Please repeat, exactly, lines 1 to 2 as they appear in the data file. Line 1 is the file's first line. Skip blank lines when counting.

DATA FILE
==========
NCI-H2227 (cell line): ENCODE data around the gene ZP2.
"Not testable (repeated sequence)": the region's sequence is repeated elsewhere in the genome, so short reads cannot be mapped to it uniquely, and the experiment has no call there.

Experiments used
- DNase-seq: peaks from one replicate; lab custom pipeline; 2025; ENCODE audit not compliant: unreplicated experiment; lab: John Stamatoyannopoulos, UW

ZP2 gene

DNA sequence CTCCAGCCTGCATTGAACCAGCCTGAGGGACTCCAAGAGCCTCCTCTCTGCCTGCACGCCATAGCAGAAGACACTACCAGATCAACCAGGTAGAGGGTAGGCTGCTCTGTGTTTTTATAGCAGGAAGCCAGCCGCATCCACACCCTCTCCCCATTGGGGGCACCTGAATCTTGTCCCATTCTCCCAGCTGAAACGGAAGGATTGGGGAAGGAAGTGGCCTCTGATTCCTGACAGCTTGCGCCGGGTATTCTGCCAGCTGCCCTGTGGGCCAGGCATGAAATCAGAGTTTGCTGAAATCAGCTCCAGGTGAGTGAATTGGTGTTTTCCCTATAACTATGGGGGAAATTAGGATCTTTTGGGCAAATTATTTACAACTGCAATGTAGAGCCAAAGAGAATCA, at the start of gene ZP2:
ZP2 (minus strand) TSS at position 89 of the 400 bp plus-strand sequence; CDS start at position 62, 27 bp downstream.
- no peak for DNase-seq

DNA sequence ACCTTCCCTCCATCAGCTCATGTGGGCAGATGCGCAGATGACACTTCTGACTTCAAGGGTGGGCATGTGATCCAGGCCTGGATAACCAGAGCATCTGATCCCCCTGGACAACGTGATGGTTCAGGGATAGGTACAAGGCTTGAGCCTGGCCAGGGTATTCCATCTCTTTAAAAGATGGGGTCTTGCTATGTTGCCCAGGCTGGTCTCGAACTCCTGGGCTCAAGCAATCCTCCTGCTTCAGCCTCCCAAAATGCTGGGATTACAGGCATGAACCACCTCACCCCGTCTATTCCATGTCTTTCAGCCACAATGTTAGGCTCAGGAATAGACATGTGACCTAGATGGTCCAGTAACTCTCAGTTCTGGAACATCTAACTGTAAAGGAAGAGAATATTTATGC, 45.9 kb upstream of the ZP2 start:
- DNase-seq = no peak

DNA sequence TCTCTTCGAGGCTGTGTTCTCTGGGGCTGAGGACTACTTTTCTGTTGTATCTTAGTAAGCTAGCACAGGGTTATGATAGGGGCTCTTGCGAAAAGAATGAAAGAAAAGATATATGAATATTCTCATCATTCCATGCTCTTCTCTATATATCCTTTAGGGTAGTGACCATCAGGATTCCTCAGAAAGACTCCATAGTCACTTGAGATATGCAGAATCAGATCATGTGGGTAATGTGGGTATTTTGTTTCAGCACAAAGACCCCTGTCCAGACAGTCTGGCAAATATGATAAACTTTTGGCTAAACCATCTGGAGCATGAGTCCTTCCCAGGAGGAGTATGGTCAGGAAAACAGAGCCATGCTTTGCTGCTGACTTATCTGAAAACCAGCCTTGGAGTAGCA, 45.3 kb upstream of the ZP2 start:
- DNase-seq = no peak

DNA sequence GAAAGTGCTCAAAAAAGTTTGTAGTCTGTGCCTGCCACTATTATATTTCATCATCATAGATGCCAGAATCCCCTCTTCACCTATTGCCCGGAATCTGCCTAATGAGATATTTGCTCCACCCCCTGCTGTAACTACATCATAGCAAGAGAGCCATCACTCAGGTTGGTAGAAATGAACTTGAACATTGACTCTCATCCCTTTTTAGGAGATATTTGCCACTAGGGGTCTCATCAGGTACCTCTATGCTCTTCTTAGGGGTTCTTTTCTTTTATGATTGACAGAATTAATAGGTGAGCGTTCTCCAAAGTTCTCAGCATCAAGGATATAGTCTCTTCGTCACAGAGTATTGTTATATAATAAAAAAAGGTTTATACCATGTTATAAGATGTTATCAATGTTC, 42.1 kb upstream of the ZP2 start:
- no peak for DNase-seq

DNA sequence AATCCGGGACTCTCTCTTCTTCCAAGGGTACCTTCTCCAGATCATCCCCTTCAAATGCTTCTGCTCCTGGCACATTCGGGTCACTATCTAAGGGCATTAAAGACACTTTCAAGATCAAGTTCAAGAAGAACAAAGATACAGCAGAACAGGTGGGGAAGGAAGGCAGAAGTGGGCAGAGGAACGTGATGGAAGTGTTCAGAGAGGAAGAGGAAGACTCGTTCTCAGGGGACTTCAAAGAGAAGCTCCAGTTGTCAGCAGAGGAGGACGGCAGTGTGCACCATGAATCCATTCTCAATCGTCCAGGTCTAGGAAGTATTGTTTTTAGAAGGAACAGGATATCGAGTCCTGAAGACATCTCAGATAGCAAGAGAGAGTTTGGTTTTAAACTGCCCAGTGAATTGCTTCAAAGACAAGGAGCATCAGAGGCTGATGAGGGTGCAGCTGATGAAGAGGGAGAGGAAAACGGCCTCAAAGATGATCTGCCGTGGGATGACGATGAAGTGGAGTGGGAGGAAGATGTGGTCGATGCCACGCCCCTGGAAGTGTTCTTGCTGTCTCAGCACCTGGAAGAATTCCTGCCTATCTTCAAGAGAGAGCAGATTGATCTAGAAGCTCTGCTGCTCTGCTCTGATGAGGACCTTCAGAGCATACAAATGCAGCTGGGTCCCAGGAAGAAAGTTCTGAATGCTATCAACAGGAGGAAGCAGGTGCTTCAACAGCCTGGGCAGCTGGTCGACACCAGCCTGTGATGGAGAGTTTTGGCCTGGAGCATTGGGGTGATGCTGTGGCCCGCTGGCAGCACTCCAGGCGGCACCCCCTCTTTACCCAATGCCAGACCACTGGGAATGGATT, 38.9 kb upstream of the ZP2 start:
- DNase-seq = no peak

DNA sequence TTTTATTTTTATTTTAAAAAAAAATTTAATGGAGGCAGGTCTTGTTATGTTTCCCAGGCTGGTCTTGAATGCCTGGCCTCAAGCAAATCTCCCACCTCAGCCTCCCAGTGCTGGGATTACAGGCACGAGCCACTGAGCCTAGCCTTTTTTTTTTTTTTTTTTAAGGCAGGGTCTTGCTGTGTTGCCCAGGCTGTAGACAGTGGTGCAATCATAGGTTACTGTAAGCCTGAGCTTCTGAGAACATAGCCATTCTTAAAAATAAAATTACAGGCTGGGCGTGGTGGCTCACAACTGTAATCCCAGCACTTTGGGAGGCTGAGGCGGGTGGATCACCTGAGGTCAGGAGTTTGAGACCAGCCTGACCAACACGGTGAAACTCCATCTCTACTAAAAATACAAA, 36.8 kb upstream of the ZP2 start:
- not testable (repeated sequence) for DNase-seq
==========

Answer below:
NCI-H2227 (cell line): ENCODE data around the gene ZP2.
"Not testable (repeated sequence)": the region's sequence is repeated elsewhere in the genome, so short reads cannot be mapped to it uniquely, and the experiment has no call there.